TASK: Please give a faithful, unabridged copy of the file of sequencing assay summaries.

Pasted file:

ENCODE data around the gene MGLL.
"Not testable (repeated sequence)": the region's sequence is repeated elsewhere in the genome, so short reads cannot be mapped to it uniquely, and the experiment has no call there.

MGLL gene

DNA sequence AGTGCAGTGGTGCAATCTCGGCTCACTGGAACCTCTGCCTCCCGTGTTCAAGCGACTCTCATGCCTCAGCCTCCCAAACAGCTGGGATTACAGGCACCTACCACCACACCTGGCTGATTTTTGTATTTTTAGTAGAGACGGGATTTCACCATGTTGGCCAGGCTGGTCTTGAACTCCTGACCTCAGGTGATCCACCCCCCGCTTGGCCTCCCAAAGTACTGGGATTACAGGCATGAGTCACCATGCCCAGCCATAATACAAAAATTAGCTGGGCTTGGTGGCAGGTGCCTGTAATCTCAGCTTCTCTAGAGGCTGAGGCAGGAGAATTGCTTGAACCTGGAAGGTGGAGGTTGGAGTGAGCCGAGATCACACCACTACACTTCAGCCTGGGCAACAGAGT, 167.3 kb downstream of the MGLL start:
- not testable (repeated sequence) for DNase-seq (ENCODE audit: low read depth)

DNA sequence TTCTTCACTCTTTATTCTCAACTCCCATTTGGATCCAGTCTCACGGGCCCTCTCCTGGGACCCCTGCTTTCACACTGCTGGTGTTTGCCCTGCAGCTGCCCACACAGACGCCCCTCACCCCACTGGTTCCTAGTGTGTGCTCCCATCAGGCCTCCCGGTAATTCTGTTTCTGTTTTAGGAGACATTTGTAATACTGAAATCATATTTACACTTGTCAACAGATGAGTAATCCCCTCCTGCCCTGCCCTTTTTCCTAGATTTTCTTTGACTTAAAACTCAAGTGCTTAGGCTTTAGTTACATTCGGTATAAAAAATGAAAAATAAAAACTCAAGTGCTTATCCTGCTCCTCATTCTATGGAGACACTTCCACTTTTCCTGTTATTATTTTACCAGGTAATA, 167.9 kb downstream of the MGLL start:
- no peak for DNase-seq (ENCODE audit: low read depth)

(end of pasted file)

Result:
ENCODE data around the gene MGLL.
"Not testable (repeated sequence)": the region's sequence is repeated elsewhere in the genome, so short reads cannot be mapped to it uniquely, and the experiment has no call there.

MGLL gene

DNA sequence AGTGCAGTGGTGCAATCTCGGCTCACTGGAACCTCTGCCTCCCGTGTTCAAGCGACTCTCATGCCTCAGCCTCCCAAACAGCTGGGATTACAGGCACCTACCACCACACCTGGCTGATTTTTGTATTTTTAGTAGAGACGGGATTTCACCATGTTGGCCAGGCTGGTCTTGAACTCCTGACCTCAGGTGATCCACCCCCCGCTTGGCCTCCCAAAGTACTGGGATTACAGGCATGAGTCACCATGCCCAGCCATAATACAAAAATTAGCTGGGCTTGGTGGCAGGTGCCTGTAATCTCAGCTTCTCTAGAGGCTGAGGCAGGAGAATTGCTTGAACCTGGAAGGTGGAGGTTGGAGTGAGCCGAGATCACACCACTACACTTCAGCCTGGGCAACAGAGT, 167.3 kb downstream of the MGLL start:
- not testable (repeated sequence) for DNase-seq (ENCODE audit: low read depth)

DNA sequence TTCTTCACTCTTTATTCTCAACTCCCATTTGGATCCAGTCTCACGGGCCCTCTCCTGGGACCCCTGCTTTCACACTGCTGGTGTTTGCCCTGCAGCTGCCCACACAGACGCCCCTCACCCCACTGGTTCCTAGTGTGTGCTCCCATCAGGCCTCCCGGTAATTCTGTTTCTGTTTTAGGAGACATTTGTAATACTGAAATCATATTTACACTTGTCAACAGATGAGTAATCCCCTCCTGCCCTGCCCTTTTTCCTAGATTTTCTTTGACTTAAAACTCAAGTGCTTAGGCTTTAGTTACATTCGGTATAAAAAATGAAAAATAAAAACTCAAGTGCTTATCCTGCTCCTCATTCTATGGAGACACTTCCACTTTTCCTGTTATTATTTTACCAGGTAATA, 167.9 kb downstream of the MGLL start:
- no peak for DNase-seq (ENCODE audit: low read depth)